Lampard to Chelsea makes sense to people with no knowledge or short memories

Will Ford
Frank Lampard and Jody Morris

Chelsea need a proper football manager and Frank Lampard needs a proper football club. This wouldn’t be happening if there was anyone left at Chelsea to ask about his first spell.

The Sun’s claim that Chelsea were ‘considering Frank Lampard as caretaker boss’ was as laughable as it is was seemingly completely made up. He was tipped to take over on the apparent sole basis of being at Stamford Bridge on Tuesday. The article itself suggested no inside knowledge of the situation, even if it has since been claimed that Lampard was a guest in Behdad Egbali’s executive box for the Liverpool game.

It was a one in a hundred shot which, incredibly, has come off. Had Roberto Di Matteo been in attendance, Chelsea might have been ‘considering’ him instead.

Chelsea love an interim. Guus Hiddink won the FA Cup in 2009 having picked up the Luiz Felipe Scolari pieces. Di Matteo won the FA Cup and Champions League in 2012 on the back of Andre Villas-Boas. Rafael Benitez won the Europa League after Di Matteo was made permanent then sacked the season after.

Given their current situation, as they weigh up Luis Enrique or Julian Nagelsmann, a short-term manager makes sense. With just two relatively meaningless months of the season to go there’s no point in rushing the next permanent appointment.

There is also some method to the madness of appointing Lampard. It will go down well with the majority of fans, and even those who think bringing a manager back who oversaw some pretty abject football in the last months of his permanent spell will feel uneasy about voicing those concerns. He’s a club legend, after all.

Given Chelsea have just nine Premier League games to play, the effects of a ‘new manager bounce’ may not even have worn off by the time Lampard’s stint comes to an end, during which Chelsea may also actually score some goals, with squandering chances a problem that really came to the fore after he left. Though him returning as a player may be a more astute method for easing their goalscoring woes.

Conceding goals was an issue. The 2019-20 season saw Chelsea ship 16 in eight Champions League ties – a club record. And it’s not hugely encouraging that ahead of their quarter-final tie against Real Madrid, Chelsea have opted for a manager whose last knockout game was the 7-2 mauling at the hands of Bayern Munich.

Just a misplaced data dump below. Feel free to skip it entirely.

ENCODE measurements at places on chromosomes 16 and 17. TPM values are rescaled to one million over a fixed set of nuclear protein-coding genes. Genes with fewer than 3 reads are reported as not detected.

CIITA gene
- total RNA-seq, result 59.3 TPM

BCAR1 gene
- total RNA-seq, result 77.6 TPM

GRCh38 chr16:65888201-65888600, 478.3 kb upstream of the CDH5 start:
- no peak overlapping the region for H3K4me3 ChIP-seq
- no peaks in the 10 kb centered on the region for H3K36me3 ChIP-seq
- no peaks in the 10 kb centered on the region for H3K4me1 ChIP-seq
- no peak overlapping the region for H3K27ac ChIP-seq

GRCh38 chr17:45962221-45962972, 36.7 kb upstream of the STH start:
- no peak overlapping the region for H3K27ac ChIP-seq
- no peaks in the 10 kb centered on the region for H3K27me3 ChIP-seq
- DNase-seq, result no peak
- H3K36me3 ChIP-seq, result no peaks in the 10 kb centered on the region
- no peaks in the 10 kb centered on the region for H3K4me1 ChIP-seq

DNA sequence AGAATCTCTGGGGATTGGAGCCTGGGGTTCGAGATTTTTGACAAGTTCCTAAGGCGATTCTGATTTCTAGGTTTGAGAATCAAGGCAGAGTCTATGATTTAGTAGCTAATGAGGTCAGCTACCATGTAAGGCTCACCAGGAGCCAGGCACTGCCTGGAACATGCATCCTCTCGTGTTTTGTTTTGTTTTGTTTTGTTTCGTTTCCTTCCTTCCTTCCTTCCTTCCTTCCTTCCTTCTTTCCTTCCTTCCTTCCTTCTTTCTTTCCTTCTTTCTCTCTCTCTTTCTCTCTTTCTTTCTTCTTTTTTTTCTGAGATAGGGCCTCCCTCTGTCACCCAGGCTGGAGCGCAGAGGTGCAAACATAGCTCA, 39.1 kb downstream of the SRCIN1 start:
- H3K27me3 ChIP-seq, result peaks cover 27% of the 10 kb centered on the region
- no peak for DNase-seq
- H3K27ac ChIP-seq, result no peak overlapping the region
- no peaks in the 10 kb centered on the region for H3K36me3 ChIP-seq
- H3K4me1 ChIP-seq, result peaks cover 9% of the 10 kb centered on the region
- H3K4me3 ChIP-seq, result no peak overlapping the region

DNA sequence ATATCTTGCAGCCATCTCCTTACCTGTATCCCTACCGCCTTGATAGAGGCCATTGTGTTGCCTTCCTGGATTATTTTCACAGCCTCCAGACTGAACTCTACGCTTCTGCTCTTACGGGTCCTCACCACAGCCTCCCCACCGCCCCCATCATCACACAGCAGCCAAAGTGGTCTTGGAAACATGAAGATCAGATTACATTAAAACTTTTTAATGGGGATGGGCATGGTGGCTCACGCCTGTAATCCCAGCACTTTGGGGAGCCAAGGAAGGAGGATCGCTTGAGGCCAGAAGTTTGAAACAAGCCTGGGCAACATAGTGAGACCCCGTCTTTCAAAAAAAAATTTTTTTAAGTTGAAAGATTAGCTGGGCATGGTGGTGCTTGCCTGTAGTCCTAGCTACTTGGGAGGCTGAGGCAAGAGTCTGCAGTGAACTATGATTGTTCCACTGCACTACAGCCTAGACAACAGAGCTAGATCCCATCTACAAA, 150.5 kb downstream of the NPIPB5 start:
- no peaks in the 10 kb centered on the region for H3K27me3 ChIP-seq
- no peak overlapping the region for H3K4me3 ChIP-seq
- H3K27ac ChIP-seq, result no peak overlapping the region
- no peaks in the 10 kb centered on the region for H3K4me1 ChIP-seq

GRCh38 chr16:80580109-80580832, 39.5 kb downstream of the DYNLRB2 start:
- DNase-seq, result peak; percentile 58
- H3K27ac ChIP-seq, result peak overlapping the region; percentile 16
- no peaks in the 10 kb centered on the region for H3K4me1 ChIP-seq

The Athletic reported after his dismissal that the players ‘complained about a lack of tactical instruction and not being spoken to for months’, which doesn’t bode well with the hugely boated squad he’ll now be faced with. And ‘the dressing room felt the manager showed no empathy and were hurt by his public criticism’.

Things had turned really quite sour by the end, and while many of the players he worked with aren’t still at Chelsea, some will be, and will now be telling their teammates about that lack of tactical instruction and empathy.

It’s fortunate for Lampard, if indeed you believe him fortunate to be handed the role, that this is a brand new Chelsea. Laurence Stewart and Paul Winstanley – who now appear to be front and centre with Todd Boehly fading into the background – can’t ask anyone other than those few players for their opinion on Lampard, as there is literally no-one left who was there when things went kaput first time around. Marina Granovskaia will be choking on her cornflakes with her Best Club Director award behind her on the mantelpiece.

Frank Lampard urges on Chelsea during his first spell as manager under a banner that reads: 'Player, manager, legend'.

It’s not like there were no other options. Benitez has won the Champions League with Liverpool; he’s available. Di Matteo won it with Chelsea; he’s available.

And you’ve got to wonder what’s in it for Lampard. It’s a way back in to the Premier League which may not have come around through more conventional methods. He’s in the conversation at least, but what’s the best he can hope for? Is he just creating a very specific niche of being a club legend caretaker? Perhaps he and Ole Gunnar Solskjaer should start a union?

Maybe he’ll win the Champions League, which isn’t half bad for a couple of months work, and give the Chelsea owners a very difficult decision. Can they sack the club legend who’s just won them the Champions League? No. Should they keep a manager they know to be a mediocre tactician? Also no.

What’s far more likely to happen is Lampard either fails to enhance or further diminishes his reputation. Those claiming that Lampard to Chelsea makes total sense for everyone seem to be forgetting just how bad things were at the end of his permanent tenure and just what a rotten mess the club is currently in.

Chelsea need a proper manager and Lampard needs a proper club. This move will satisfy neither requirement.